1. Causal effects
a. ATE: Average treatment effects
b. LATE: Local average treatment effects
c. Identification in randomized trials and observational studies
d. Problems: Confounding, selection, and attrition bias
2. Approaches to IV analysis
a. Potential outcomes
b. Directed acyclic graphs
a. Wald estimator (IV)
b. Two-stage least squares (TSLS)
c. Generalized methods of moments (GMM)
d. Limited information maximum likelihood (LIML)
e. Linear and nonlinear outcome models
f. Standard errors
g. Why one should never control for an IV in OLS
4. Understanding assumptions and their consequences
a. Weak instruments
b. Instrument ignorability
c. Instrument exclusion
5. Testing assumptions
a. Endogeneity tests
b. Over-identification tests
c. Balke-Pearl check
“This is the second 2-day course I’ve taken with Felix. His ease in bringing under the same statistical roof contributions from so many different fields is unparalleled: economic, classical stats, medical research, and social science, all with his careful translation after what must be considerable intellectual effort. What is unique in these exercises is that he puts himself last and focuses on the topics; you rarely get to see someone of his caliber not citing himself or reminding all that what you just learned and can now impart yourself was his own insight.”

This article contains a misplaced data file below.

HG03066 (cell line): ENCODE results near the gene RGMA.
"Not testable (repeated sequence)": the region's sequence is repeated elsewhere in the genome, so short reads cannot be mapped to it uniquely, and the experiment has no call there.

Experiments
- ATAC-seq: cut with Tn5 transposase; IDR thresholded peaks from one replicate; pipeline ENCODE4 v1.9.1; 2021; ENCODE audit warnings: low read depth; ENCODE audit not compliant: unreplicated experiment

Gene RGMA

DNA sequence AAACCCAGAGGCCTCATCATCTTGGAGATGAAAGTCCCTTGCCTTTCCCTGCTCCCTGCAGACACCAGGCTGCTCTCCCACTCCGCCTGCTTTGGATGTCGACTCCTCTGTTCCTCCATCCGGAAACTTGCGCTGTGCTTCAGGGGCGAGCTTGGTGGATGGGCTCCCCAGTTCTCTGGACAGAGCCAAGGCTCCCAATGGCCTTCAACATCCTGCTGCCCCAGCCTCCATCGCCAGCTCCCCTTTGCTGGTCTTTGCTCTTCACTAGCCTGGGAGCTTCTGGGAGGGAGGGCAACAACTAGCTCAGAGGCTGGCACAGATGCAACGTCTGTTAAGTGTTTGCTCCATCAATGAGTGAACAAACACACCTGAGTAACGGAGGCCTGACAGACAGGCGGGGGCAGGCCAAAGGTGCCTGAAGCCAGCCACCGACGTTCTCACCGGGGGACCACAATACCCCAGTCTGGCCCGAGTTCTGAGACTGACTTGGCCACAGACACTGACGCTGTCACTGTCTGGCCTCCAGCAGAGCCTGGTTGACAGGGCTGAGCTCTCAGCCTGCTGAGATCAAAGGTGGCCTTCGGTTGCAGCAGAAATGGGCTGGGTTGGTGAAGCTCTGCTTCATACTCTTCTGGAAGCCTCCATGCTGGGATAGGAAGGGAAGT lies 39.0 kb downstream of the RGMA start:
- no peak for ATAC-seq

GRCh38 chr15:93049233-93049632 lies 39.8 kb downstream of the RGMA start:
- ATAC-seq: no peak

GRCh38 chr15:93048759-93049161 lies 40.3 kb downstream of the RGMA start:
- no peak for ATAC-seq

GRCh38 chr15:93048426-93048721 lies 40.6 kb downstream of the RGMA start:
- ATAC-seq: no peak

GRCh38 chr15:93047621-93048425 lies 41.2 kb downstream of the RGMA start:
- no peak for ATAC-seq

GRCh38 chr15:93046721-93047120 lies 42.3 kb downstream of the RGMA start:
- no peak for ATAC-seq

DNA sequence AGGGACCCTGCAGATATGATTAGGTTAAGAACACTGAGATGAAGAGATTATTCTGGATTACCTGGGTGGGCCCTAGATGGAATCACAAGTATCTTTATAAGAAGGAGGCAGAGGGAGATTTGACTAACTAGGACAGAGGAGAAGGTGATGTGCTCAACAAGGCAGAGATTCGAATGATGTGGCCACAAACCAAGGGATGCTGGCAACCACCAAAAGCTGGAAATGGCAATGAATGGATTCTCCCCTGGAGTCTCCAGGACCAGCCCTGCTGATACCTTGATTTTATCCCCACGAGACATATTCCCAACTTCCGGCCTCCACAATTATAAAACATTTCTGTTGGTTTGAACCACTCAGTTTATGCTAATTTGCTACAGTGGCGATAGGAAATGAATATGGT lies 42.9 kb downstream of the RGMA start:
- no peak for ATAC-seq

Emil Coman, Health Disparities Institute
“Dr. Elwert is a great instructor: highly knowledgeable, precisely articulate, and encouraging, highly engaging, and enthusiastic in class.”
Hong Chen, Public Health Ontario
“The instructor was very engaging. He was able to answer everyone’s questions, while still covering all the material in the time available. He also made the concepts accessible by explaining everything in a step-by-step fashion.”
Parker Goyer, Stanford University
“This is an excellent course. It is very well organized, comprehensive, and very didactic. The instructor is an expert in the field and very responsive.”
Yossi Shavit, New York University – Shanghai
“The combination of visual representation and equations made the material way more understandable than I have seen in textbooks.”
Thomas Houston, University of Massachusetts, Medical School
“The course goes beyond the technical material and motivates participants to think about causality.”
Eelke De Jong, Radboud University